“Rugby legend Gareth Thomas has been hiding a dark secret”
In an emotional trailer filmed for the BBC he explains why he has decided to speak out about his HIV status.
He wants to remember what it’s like to live again.
Remember what it’s like to feel free.
Empower the many other people who are living in the same position as him, but probably ten times worse, to feel free as well.

Those words, to feel free, to live our lives without having to hide, to feel empowered and not stigmatised against will resound like the toll of an iron bell within those of us who have been living with HIV for many years, or months, or even days. As we speak there will be men and women all over the world hearing that terrible diagnosis for the first time. I will never forget that day seventeen years ago and how my life changed forever. From the moment we are diagnosed we are set apart from the rest of humanity, many of us forced by stigma and ignorance to keep the “dark secret”, live a lie. And sadly the truth is we will never feel free whilst we are playing host to this unwanted virus, until there is a cure, until people’s attitude to HIV changes, until the message that u equals u gets through, that undetectable really means untransmittable.

The medical fact that if we are on medication and have an undetectable viral load we cannot pass the virus on, has been a game changer for us. We are no longer a danger, a threat to anyone, we can have sexual relationships, kiss people even bleed and not pass it on! A miracle really. The trouble is that most people don’t believe it. They are still living under the shadow of the giant tombstone advert and images of wasted bodies dying of AIDS.

What Gareth Thomas is doing for the HIV community is admirable and has already made a huge difference in raising awareness. Myself and many of my female colleagues have been speaking out for years but alas we are not celebrities so do not have a public profile. What we need now is a female celebrity who is positive to stand up and speak on our behalf. I don’t believe for one moment that there aren’t any. Almost half of the world’s HIV positive population are women and I don’t think many people realise that. The main thing that deters women from speaking out publicly is the very real fear that their children will be targeted.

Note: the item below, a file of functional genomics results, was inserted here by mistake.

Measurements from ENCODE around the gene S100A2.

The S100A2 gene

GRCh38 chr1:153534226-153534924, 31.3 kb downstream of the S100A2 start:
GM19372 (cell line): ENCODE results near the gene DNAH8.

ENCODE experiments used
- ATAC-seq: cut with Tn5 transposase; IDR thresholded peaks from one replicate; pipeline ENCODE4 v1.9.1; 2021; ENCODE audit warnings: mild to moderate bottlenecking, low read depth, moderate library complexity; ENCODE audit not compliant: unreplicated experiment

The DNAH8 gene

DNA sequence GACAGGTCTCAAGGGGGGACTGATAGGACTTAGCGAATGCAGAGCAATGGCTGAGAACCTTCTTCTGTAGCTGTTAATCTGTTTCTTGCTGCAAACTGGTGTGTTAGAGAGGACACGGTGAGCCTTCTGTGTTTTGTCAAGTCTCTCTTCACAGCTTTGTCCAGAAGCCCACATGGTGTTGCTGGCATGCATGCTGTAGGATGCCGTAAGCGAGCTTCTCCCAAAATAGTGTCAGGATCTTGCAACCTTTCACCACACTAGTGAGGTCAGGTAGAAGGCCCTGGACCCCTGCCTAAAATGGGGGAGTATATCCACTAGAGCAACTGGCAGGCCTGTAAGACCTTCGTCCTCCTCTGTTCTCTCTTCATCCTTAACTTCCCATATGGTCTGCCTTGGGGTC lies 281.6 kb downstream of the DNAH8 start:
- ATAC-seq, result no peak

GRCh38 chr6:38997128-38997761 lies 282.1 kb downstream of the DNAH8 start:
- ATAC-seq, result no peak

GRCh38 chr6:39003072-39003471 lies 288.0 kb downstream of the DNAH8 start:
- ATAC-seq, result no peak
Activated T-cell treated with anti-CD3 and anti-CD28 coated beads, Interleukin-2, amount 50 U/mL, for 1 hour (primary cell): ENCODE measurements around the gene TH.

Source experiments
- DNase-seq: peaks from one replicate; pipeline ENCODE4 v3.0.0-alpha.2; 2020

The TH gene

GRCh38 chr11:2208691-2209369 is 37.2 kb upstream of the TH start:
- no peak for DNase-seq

When I first started this there weren’t many people blogging about HIV. I am proud to say that over the years It has received over seventeen million hits. Has it made any difference? I’d like to think so, but I don’t think the message, especially about u=u undetectable means untransmittable, is getting through to the wider audience.
In the past I have been refused treatments in the health and wellbeing sector and recently to my shame and humiliation it happened again. I had been struggling with a shoulder impingement which made cutting my toenails impossible. So I contacted AGE UK a nationwide service for people over 50 who on their website were offering a nail clipping service, only to be refused treatment on the grounds that I was HIV positive. I explained that I was undetectable and had been for 17 years, undetectable equals untransmittable etc. but it didn’t make any difference. Once again I was made to feel like a leper, an outcast to society, it was like receiving my HIV diagnosis all over again.

Thanks indeed to Gareth Thomas for being an HIV hero, but we, the positive women, need a woman celebrity to speak out for us. Until then all of us positive people living with HIV on a day to day basis, facing the health challenges and stigma which sadly is still rife, will have to find the hero within ourselves. So to end up with the words of the famous song………

And then a hero comes along
With the strength to carry on
And you cast your fears aside and you know you can survive
So when you feel like hope is gone
Look inside you and be strong
And you’ll finally see the truth
That an HIV hero lies in you!


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